If you’ve been following Japanese pop culture as of late, you may have heard of a certain anime/manga series that has generated so much attention all over Japan and the world. A series that details a world where humanity is under the eyes of man-eating giants. Hajime Isayama’s “Attack on Titan” is a series that has captured the imagination of many anime fans around the world with its combination of action and despair. At New York Comic-Con 2013, Titan cosplayers literally flooded the convention center. As the website io9 once said, it’s Japan’s equivalent of “The Walking Dead.”
On St Patrick’s Day, I attended the New York International Children’s Film Festival Award Ceremony. I enjoyed it the instant I sat down in my seat, because what I found waiting for me was a gift bag full of free goodies. There were gift bags on every seat in the auditorium as a way of thanking the audience for coming. Inside: was a DVD (each was different depending on where you were seated, I received the “Cat From Paris”), dinosaur shaped rubber bands, a film camera bookmark magnifier, a New York Times gift card for 4 weeks of free subscription, a Yummy Breakfast keychain (I got the orange), a Eni puzzle keychain, temporary tattoos, connect the dots book, a coupon for 50% off for Brain toys and finally two monkey stickers.
Looking though my gift bag kept everyone in the audience entertained long enough until the award ceremony began. Two little girls in a row in front of me played with the dinosaur rubber bands and a boy behind me gushed over getting a copy of the “Cat from Paris” DVD.
Now for the reviews of the winning films:
The Audience Award Short Films:
Snack Attack- Andrew Cadelago, USA- [Grand Prize Short Film & Ages 5-10]
The Little Bird and the Leaf- Lena von Döhren, Switzerland-[Ages 3-6]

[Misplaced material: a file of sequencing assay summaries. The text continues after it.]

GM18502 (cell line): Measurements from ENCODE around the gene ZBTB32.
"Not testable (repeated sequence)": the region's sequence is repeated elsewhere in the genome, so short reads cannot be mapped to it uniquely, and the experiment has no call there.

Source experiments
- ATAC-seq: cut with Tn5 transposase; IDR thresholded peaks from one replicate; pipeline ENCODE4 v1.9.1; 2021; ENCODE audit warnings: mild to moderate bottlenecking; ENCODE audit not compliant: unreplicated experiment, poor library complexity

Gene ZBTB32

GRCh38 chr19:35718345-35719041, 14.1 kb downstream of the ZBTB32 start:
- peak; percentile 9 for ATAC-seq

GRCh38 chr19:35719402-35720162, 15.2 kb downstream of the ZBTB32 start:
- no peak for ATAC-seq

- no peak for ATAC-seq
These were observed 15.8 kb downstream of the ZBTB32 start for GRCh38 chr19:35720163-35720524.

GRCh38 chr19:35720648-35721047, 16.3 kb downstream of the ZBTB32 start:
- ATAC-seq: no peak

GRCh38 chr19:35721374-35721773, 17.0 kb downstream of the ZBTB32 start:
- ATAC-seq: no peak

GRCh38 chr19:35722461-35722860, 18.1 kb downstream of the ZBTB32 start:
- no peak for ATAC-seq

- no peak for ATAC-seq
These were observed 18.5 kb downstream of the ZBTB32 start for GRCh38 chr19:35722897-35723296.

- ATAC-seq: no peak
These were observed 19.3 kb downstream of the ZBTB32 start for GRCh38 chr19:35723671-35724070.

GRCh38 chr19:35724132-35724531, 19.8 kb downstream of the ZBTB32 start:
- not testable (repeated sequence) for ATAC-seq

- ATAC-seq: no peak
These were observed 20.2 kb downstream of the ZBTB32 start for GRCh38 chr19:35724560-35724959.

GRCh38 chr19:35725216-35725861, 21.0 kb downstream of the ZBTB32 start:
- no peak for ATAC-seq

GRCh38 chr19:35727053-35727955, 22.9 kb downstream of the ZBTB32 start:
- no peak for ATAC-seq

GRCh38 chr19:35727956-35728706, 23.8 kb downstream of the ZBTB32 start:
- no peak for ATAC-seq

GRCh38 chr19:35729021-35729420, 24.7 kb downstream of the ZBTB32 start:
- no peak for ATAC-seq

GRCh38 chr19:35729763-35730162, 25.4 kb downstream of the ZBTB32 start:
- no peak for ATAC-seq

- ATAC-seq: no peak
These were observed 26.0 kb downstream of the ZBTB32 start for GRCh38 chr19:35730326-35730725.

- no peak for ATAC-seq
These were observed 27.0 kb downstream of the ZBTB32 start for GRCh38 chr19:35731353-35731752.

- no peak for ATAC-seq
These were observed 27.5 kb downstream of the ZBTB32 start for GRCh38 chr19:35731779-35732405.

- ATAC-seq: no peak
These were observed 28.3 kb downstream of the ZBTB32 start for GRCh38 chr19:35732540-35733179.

The Vacuum Kid-Katharine Mahalic, USA-[Ages 8-14]
Song of the Spindle- Drew Christie, USA-[Ages 12-18]
Lola- Franck Janin, France-[Parents Award]
“The Little Bird and the Leaf” is an adorable short silent animated film. I loved watching the little bird chased after a leaf, while at the same time outsmarting a fox that was trying to eat him. “Snack Attack” is a computer animated silent short film that won the grand prize short film award by jury. “Snack Attack” is a funny tale of an old woman trying to enjoy her snack but ends up being rudely interrupted by a young man. And before I could write this off as another cute short film the ending twist left me pleasantly surprised.
“The Vacuum Kid”, is a live action short documentary story. What I love about this film is the Vacuum Kid, Kyle Krichbaum’s positive outlook and how he remains true to his love for his vacuum cleaners, despite the ridicules of others.
“Song of the Spindle” is one of the most interesting of the short films that won. The short animated film featured a man having a conversation with a whale. The conversation is both amusing and thought provoking as it points the good and not so good qualities of mankind versus whales.This films message left an impact on me, as well as, the audience.While I liked “Snack Attack”, I felt that “Song of the Spindle” would have been a better choice for the Grand Prize Short Film.
“Lola” is a cute short film about a doll traveling around the world in hopes of finding and reuniting with his girlfriend Lola. A part of me kept wondering how the doll is able to afford to travel everywhere, yet, another part of me just want to relish the sightseeing.